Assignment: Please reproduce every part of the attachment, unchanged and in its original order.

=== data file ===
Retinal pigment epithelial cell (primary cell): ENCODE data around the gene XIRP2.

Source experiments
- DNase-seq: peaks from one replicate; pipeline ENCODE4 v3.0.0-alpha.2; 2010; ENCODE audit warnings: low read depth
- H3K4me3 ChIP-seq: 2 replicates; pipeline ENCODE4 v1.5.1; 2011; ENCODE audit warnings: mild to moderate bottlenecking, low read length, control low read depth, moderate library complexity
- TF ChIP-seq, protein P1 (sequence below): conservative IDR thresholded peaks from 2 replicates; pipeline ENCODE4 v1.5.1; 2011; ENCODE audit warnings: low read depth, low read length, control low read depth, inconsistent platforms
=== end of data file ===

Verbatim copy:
Retinal pigment epithelial cell (primary cell): ENCODE data around the gene XIRP2.

Source experiments
- DNase-seq: peaks from one replicate; pipeline ENCODE4 v3.0.0-alpha.2; 2010; ENCODE audit warnings: low read depth
- H3K4me3 ChIP-seq: 2 replicates; pipeline ENCODE4 v1.5.1; 2011; ENCODE audit warnings: mild to moderate bottlenecking, low read length, control low read depth, moderate library complexity
- TF ChIP-seq, protein P1 (sequence below): conservative IDR thresholded peaks from 2 replicates; pipeline ENCODE4 v1.5.1; 2011; ENCODE audit warnings: low read depth, low read length, control low read depth, inconsistent platforms